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In April of this year, Sunday leader proprieter Lal Wickrematunge accepted an Index on Censorship Freedom of Expression Award on behalf of the beleaguered Sri-Lankan newspaper. Lal’s brother Lasantha was asassinated in January 2009. The Sunday Leader had been, and continues to be, a thorn in the side of President Mahinda RajapaskaMahinda Rajapaska, and his brother, defence minister Gotabaya Rajapaksa. In recent months, the paper has been sued for contempt of court after publishing a profile of the defence minister. Lawyers defending it have been described as “traitors” by government agencies.
Now the Leader reports that Frederica Jansz, Editor-in-Chief of and Munza Mushtaq, News Editor, have received threatening letters similar to those received by Lasantha weeks before his murder.
In a forthright editorial, the Sunday Leader has outlined its response to the threats:
“The Sunday Leader has been a controversial newspaper because we say it like we see it: whether it be a spade, a thief or a murderer, we call it by that name. We do not hide behind euphemism. The investigative articles we print are supported by documentary evidence. We have exposed scandal after scandal, and never once in these 15 years has anyone proved us wrong or successfully prosecuted us.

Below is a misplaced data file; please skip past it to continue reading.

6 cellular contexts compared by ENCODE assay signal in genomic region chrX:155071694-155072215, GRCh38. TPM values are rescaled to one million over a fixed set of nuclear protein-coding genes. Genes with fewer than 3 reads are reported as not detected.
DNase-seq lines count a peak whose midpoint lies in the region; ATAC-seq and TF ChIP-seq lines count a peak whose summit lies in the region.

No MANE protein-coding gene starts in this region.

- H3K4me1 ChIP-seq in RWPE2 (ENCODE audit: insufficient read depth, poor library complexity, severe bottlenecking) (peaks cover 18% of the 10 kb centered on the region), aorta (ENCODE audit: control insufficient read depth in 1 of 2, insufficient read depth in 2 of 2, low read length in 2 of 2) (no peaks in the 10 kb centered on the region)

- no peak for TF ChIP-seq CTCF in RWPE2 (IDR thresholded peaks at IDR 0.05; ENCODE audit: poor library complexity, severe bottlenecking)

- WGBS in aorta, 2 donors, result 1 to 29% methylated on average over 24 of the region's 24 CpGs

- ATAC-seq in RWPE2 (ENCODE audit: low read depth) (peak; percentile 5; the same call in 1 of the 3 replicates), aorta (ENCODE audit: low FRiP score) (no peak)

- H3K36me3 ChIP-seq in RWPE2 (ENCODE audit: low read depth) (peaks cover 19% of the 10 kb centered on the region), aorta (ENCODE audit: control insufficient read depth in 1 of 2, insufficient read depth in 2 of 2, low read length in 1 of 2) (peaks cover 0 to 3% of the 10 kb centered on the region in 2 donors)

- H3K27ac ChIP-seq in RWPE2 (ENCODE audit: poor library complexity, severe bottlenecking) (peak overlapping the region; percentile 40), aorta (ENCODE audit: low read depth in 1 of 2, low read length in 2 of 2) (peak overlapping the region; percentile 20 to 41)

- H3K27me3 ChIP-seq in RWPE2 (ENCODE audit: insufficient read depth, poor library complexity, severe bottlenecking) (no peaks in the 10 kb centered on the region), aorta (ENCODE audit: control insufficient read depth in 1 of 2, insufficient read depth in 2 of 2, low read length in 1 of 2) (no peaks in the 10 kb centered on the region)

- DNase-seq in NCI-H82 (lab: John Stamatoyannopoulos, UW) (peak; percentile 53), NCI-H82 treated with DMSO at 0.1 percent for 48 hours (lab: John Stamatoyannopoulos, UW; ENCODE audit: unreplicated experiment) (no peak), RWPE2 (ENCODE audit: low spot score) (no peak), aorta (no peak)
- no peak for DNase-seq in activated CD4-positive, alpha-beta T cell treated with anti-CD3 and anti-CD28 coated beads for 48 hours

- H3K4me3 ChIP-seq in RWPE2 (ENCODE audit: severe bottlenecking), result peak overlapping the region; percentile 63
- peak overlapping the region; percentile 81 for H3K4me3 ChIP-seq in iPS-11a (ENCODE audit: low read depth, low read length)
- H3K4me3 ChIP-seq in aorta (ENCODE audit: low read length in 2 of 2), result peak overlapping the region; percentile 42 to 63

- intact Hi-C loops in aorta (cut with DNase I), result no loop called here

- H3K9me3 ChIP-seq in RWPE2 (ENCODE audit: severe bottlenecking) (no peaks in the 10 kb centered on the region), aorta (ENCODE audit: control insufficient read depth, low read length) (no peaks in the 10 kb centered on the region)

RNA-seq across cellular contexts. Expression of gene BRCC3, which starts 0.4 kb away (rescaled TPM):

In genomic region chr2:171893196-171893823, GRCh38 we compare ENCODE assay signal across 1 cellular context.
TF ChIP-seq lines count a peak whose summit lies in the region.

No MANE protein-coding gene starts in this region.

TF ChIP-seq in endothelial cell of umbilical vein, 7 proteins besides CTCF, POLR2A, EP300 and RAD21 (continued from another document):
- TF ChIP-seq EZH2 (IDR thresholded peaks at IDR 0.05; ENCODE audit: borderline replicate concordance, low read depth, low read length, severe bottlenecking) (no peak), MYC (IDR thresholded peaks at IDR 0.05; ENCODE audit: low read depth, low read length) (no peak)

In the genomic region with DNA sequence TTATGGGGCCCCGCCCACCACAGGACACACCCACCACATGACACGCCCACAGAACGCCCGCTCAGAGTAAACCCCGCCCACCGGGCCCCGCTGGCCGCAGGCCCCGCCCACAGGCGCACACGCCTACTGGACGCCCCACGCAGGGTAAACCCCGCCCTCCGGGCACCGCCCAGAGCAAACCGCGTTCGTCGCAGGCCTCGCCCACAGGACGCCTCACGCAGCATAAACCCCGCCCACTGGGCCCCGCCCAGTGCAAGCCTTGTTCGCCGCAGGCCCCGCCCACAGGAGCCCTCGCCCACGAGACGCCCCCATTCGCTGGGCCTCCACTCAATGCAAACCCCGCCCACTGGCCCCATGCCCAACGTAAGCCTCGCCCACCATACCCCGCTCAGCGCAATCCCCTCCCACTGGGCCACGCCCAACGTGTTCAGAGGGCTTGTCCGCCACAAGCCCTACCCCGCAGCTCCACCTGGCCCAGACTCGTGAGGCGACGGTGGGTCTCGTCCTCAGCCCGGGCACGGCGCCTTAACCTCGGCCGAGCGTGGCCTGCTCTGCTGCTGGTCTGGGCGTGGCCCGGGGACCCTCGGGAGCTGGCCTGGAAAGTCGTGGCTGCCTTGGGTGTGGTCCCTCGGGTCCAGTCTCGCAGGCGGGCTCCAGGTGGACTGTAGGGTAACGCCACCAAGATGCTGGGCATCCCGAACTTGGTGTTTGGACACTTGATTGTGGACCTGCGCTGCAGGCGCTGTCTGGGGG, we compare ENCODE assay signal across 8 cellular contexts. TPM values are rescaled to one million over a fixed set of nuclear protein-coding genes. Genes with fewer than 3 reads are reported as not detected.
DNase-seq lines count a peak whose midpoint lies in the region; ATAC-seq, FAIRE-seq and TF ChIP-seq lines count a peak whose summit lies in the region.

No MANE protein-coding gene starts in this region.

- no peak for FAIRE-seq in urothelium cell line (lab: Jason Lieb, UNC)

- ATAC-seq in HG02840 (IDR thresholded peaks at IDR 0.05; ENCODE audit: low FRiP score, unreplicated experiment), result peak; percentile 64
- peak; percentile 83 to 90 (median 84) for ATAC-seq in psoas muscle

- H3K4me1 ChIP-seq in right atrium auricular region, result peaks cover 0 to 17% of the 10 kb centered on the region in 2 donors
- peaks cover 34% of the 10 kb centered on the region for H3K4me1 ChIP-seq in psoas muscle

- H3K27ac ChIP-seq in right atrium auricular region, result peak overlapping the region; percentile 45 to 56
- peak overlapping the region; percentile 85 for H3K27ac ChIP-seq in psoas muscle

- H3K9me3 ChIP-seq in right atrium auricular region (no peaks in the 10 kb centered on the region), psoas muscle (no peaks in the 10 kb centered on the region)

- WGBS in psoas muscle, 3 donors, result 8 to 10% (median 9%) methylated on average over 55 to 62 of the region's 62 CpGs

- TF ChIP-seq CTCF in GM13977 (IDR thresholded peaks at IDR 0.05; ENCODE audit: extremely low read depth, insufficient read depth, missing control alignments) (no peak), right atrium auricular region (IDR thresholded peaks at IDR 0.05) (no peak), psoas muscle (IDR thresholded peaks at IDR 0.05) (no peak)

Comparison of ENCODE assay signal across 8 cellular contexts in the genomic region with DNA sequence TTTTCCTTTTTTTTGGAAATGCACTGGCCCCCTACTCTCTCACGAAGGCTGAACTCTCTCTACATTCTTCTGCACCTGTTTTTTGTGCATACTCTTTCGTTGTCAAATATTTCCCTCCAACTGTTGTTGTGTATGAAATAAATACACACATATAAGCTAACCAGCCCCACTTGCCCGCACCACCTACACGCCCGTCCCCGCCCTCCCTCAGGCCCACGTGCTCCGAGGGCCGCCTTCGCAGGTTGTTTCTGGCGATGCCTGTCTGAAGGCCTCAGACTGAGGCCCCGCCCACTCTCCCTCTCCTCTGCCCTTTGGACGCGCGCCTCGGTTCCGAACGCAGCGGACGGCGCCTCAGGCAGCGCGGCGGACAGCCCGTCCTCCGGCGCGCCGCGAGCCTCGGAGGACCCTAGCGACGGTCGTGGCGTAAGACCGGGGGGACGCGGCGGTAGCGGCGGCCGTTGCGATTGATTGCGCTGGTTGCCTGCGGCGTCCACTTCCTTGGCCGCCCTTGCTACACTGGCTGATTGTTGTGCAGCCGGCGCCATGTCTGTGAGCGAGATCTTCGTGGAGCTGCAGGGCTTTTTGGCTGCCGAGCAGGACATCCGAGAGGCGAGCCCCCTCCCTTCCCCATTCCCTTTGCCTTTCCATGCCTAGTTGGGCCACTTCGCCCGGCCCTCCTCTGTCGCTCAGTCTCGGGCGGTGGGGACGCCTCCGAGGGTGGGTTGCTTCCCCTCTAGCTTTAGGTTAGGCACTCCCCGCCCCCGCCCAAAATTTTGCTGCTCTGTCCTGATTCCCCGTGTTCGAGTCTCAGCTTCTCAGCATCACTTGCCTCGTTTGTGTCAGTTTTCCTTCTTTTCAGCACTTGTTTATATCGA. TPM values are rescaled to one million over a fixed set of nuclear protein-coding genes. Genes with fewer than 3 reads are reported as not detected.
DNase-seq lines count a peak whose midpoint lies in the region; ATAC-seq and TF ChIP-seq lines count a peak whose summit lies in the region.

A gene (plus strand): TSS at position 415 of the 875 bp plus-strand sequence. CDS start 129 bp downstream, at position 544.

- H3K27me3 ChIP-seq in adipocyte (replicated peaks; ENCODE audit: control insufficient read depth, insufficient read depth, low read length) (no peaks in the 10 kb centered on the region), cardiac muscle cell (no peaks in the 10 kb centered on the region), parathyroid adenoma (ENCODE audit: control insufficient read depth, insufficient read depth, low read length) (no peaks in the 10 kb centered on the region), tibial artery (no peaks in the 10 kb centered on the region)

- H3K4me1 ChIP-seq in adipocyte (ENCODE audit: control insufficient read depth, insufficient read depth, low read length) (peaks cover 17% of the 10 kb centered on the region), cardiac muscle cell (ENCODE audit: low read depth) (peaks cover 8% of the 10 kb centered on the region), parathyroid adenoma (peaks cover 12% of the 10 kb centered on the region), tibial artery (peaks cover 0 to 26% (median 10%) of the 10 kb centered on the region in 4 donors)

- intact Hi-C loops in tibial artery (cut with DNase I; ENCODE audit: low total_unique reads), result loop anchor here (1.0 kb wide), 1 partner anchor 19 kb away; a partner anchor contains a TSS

“From us you learn the state of your nation, and especially its management by the people you elected to give your children a better future. Sometimes the image you see in that mirror is not a pleasant one. The journalists who hold the mirror up to you do so publicly and at great risk to themselves. That is our calling, and we do not shirk it.”
The Sunday Leader is an important independent voice in a country that is sliding into autocracy. Sri Lanka’s authorities and the international community must strive to ensure that its reporters and editors can work free from intimidation and violence.